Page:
Keywords: Compatibility, Incompatibility, Switching Cost, Lock-in
    JEL: D43 L13 L41
    Date: 2016–09
  4. By: Chiappinelli, Olga
    Abstract: This paper presents a novel theory of corruption in public procurement. It considers an agency setting of contract execution where the principal is a politician who can commit to a contract auditing policy. It is found that a benevolent politician, by choosing a sufficiently strict auditing, deters the contracting firm from padding costs; conversely, a selfish politician chooses a relatively lax auditing in order to create an incentive for cost-padding, and engages in corruption with the firm in case of detection. If the cost of auditing is high enough, even a benevolent politician might prefer to allow cost-padding.
    Keywords: Corruption in procurement; Cost-padding; Selfish politician; Endogenous auditing; Procurement contracts; Principal-agent model.
    JEL: D73 D82 L51
    Date: 2016
  5. By: Matthias Verbeck (University of Marburg); Elisabeth Schulte (University of Marburg)
    Abstract: We study a setting in which one or two agents conduct research on behalf of a principal. The agents’ success depends on effort and the choice of a research technology that is uncertain with respect to its quality. A single agent has no incentive to deviate from the principal’s preferred technology choice. In the multiagent-setting researchers pursue individual rather than overall success which yields a preference for the most promising technology. We show that a mechanism that deters this bias towards mainstream research always entails an efficiency loss if researchers are risk-averse. Our results suggest that there is too little diversity in delegated research.
    Keywords: Moral hazard, Hidden action, Incentives in teams, Delegated research, Academic organization, Diversity in research
    JEL: D82 D83 D86
    Date: 2016
  6. By: Lombardi, Michele; Yoshihara, Naoki
    Abstract: This paper investigates the robustness of Dutta and Sen's (2012) Theorem 1 to re-ductions in the strategy space of individuals in relation to preference announcements. Specifically, it considers the Saijo-type's (1988) simplification of Maskin's canonical mechanism, according to which each individual's strategy choice includes her own preference and those of her k ‘neighbor’ individuals. This paper refers to this type of mechanisms as q-mechanisms where q = k + 1. A partially-honest individual is an individual who strictly prefers to tell the truth whenever lying has no effect on her material well-being. When there is at least one partially-honest participant, it offers a necessary condition for Nash implementation by q-mechanisms, called partial-honesty monotonicity, and shows that in an independent domain of preferences that condition is equivalent to Maskin monotonicity. It also shows that the limitations imposed by Maskin monotonicity can be circumvented by a q-mechanism provided that there are at least n - q + 1 partially-honest participants.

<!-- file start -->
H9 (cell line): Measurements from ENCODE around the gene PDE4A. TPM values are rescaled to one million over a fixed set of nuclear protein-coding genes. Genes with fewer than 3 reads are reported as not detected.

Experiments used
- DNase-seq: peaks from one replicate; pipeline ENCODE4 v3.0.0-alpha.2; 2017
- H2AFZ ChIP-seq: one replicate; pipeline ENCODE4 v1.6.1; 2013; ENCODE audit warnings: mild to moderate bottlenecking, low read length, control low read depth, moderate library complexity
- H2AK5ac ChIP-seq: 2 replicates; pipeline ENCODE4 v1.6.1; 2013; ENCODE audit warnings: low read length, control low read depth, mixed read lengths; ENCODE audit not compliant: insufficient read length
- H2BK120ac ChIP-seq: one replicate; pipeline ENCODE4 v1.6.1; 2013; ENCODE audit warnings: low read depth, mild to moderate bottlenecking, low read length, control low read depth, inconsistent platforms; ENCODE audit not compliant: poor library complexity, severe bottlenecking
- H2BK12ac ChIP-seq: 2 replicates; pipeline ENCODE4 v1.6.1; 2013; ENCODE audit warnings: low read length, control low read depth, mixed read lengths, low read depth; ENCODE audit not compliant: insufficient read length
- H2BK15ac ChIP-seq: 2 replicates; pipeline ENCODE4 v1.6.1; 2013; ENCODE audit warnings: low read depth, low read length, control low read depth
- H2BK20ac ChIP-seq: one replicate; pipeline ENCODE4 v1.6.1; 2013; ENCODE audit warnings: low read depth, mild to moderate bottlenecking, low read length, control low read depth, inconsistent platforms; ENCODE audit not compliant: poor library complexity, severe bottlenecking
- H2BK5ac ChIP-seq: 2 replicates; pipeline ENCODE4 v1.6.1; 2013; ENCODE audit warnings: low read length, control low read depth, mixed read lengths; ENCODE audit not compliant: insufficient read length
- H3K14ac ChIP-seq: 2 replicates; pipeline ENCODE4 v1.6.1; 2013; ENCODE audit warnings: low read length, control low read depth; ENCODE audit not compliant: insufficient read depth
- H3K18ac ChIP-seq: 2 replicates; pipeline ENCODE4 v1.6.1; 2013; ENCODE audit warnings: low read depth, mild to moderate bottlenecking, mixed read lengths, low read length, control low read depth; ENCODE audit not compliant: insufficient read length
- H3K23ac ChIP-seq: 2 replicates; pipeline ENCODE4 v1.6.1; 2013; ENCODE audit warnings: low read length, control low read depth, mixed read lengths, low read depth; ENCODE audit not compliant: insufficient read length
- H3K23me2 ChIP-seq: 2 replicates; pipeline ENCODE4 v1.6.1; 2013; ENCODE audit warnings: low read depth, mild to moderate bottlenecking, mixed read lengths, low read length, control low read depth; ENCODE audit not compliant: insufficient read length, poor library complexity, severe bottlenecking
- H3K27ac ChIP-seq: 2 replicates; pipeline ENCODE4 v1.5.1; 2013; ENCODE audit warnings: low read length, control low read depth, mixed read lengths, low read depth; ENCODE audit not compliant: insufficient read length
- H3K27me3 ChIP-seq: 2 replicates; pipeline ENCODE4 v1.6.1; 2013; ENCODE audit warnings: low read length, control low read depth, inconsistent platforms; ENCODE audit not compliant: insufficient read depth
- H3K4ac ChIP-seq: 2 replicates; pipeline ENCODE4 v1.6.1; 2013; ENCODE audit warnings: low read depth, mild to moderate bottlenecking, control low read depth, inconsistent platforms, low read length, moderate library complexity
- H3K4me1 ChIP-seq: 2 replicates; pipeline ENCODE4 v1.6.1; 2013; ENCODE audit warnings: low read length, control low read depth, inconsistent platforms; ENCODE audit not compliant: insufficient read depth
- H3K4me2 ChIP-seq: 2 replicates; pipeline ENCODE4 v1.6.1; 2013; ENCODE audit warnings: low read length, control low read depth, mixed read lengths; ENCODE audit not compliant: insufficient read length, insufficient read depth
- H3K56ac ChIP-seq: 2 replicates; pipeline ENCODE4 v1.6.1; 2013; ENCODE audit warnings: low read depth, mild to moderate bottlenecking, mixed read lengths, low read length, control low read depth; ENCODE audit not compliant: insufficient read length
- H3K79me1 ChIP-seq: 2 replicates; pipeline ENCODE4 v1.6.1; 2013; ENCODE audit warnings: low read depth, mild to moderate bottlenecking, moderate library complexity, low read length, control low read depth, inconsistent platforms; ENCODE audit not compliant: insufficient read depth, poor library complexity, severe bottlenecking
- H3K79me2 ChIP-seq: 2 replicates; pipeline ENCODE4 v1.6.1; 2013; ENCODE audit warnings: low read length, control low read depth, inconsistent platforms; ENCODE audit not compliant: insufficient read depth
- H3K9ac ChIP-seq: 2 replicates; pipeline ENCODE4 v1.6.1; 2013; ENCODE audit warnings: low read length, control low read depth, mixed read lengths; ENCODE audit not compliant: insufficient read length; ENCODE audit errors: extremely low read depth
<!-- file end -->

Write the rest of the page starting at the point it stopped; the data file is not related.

Keywords: Nash implementation, partial-honesty, non-connected honesty standards, independent domain, q-mechanisms
    JEL: C72 D71 D82
    Date: 2016–08
  7. By: Roman Inderst (Univ. Frankfurt and Imperial College Lon); Marcus Opp (UC Berkeley, Haas School of Business); Florian Hoffmann (University of Bonn)
    Abstract: Our paper develops a simple principal-agent framework to analyze the equilibrium relationship between risk-taking and the timing of pay. In our setup, the agent's one-time action has persistent effects through affecting the arrival time distribution of a disaster event. While the principal receives informative signals about the agent's action over time, it is costly to rely on this information for incentive pay since the agent is relatively impatient. Optimal compensation contracts resolve the tension between impatience and information with at most two payout dates. Our framework lends itself to analyze recent regulatory interventions mandating minimum deferral periods and clawback provisions in the financial sector. It shows how such regulatory interference in the timing dimension causes the principal to adjust other dimensions of the compensation contract, which may then lead to higher risk-taking. Mandatory deferral requirements are more likely to be effective in reducing risk-taking when competition for agents is high.
    Date: 2016
  8. By: Lombardi, Michele; Yoshihara, Naoki